'/>"/>

Contact: John Delaney
jdelaney@wcs.org
718-220-3275
Wildlife Conservation Society
Source:Eurekalert  

Related biology news :

1. Bear spray a viable alternative to guns for deterring bears, BYU study shows
2. New study changes conditions for Spanish brown bears
3. Researchers discover how stealthy HIV protein gets into cells
4. Is that sea otter stealing your lunch -- or making it?
5. Researchers report the cloning of a key group of human genes, the protein kinases
6. Ancient Nutcracker Man challenges ideas on evolution of human diet
7. Dawn of human matrilineal diversity
8. Bloodless worm sheds light on human blood, iron deficiency
9. Are humans hardwired for fairness?
10. Human vascular system in mice
11. Scientists find a fingerprint of evolution across the human genome
Post Your Comments:
*Name:
*Comment:
*Email:
Related Image:
When bears steal human food, mom's not to blame
(Date:11/16/2016)... , Nov. 16, 2016 Sensory ... experience and security for consumer electronics, and ... financial and retail industry, today announced a global ... convenient way to authenticate users of mobile banking ... TrulySecure™ software which requires no specialized ...
(Date:11/14/2016)... Nov. 14, 2016  xG Technology, Inc. ("xG" or ... critical wireless communications for use in challenging operating environments, ... 30, 2016. Management will hold a conference call to ... p.m. Eastern Time (details below). Key Recent ... $16 million binding agreement to acquire Vislink Communication Systems. ...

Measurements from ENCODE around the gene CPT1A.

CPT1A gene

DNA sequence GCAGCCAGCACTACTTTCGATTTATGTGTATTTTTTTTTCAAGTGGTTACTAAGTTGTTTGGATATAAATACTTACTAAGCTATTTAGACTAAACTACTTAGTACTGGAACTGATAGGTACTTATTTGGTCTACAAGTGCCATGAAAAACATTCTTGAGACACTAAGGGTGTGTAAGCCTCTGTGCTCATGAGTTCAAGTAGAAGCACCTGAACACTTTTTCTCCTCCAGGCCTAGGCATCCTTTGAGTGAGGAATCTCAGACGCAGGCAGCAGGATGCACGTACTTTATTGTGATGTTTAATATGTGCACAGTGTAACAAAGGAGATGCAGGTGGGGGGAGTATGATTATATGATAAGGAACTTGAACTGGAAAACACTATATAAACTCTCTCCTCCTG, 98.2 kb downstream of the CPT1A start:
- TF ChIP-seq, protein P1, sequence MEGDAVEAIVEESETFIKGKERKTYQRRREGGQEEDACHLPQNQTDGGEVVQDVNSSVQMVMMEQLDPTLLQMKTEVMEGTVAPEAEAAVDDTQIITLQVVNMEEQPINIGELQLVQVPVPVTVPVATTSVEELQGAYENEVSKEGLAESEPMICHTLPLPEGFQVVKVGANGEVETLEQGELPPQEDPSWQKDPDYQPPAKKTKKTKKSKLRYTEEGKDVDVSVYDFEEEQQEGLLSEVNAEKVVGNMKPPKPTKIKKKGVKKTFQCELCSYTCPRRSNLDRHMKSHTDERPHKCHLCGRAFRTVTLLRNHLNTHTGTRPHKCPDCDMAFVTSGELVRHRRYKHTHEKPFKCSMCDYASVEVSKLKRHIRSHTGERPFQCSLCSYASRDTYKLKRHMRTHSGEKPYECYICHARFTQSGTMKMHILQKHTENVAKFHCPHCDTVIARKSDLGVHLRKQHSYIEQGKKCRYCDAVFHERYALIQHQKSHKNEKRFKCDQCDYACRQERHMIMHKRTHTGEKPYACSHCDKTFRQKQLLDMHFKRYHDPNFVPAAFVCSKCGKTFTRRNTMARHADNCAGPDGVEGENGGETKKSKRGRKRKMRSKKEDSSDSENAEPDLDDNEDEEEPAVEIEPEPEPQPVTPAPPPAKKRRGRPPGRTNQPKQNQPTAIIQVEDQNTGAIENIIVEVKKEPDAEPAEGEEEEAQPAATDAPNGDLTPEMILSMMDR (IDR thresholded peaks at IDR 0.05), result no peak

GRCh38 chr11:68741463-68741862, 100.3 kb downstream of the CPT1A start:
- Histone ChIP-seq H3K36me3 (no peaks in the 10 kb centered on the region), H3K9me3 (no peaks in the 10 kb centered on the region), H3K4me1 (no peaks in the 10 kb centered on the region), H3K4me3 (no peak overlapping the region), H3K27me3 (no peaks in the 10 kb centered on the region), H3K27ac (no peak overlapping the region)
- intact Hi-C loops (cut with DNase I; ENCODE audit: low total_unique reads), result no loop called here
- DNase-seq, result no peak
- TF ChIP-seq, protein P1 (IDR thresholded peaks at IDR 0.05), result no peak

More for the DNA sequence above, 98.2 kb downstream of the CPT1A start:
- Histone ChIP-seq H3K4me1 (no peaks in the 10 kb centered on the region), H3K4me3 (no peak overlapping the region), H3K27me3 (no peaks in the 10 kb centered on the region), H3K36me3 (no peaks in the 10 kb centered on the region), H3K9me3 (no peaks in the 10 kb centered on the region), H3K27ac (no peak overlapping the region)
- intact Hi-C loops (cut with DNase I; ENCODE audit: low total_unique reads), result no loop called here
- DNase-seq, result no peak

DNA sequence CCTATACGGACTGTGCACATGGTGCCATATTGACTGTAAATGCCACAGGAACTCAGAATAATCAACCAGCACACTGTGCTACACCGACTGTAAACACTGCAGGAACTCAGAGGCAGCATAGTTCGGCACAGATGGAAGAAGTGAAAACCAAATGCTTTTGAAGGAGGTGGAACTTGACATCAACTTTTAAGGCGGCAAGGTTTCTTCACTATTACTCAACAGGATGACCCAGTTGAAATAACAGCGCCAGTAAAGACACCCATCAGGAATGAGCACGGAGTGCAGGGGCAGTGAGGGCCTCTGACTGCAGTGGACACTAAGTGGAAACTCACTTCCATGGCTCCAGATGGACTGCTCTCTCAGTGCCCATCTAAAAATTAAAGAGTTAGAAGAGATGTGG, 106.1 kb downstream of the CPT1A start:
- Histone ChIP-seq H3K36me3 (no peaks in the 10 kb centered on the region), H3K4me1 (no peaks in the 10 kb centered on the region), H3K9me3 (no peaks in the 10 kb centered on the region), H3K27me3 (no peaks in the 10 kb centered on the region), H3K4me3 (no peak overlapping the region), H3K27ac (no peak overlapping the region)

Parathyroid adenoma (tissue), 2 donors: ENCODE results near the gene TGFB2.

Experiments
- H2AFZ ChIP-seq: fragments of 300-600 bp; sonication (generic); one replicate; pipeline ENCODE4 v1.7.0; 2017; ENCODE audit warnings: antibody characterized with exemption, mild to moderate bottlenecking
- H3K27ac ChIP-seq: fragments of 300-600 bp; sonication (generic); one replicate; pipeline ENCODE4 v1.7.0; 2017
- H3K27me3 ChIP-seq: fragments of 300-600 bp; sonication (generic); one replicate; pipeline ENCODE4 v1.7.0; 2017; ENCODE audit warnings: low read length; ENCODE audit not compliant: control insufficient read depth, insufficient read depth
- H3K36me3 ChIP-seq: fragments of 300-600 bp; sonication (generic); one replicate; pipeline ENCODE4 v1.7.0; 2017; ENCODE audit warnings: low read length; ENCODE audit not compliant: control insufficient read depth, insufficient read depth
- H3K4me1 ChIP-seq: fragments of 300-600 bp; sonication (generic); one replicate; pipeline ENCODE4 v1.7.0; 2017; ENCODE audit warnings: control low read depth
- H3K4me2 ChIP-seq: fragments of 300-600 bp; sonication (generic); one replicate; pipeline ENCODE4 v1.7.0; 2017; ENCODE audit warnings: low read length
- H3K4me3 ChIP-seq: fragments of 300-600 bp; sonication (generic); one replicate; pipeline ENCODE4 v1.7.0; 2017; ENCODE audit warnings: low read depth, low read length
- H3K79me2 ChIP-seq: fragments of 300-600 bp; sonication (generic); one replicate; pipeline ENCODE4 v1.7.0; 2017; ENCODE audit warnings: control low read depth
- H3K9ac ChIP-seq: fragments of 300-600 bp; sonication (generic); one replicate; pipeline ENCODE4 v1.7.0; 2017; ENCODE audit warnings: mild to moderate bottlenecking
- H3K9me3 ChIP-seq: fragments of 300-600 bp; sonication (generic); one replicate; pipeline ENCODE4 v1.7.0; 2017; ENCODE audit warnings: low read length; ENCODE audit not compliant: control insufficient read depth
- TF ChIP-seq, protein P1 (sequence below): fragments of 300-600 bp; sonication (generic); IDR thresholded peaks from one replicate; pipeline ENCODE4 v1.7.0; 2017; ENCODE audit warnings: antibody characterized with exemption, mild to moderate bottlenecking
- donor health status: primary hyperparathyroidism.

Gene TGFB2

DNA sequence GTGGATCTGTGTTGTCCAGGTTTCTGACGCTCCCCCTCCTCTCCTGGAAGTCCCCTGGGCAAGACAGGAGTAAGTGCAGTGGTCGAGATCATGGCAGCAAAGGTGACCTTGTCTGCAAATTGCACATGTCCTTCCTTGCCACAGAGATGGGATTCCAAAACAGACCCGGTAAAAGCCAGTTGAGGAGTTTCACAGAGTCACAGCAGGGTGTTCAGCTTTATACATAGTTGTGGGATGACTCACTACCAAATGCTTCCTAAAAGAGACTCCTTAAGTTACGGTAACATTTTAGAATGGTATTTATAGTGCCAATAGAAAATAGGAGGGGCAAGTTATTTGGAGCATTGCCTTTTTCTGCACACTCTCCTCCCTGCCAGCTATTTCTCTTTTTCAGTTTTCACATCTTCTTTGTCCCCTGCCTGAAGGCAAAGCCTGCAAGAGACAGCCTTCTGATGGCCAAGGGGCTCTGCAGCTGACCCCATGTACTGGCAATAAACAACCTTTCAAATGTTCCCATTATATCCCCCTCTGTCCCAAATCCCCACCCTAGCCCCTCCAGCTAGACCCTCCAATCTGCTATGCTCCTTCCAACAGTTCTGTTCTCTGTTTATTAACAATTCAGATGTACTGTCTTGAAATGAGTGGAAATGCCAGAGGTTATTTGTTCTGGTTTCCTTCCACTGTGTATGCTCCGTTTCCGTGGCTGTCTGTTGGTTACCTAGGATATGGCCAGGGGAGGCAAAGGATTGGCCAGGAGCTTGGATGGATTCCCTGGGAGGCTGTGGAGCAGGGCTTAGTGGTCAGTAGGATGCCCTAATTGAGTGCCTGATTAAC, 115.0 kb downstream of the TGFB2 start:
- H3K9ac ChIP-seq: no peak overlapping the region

(Date:6/22/2016)... June 22, 2016  The American College of Medical Genetics ... Executive Magazine as one of the fastest-growing trade shows ... at the Bellagio in Las Vegas . ... percentage of growth in each of the following categories: net ... and number of attendees. The 2015 ACMG Annual Meeting was ...
Breaking Biology News(10 mins):
(Date:11/30/2016)... CA (PRWEB) , ... November 30, 2016 , ... ... a new moving magnet Voice Coil Actuator with a flexure design that ensures ... long life with cost-effective pricing and is ideally suited where extreme precision is ...
(Date:11/30/2016)... 2016  The Allen Institute for Cell Science ... publicly available collection of gene edited, fluorescently tagged ... cellular structures with unprecedented clarity. Distributed through the ... are a crucial first step toward visualizing the ... makes human cells healthy and what goes wrong ...
(Date:11/30/2016)... 2016 Part of 5m$ Investment in ... ... Aptuit, LLC today announced that it had successfully completed the ... compounds have increased the Screening Collection to over 400,000. The ... capabilities of the company. This expansion, complemented by new robotics ...
(Date:11/30/2016)... ... November 30, 2016 , ... On 28 November 2016, the International Union of ... nihonium (Nh), moscovium (Mc), tennessine (Ts), and oganesson (Og), respectively for element 113, 115, ... proposed by the discoverers have been approved by the IUPAC Bureau. The IUPAC Council ...
Breaking Biology Technology: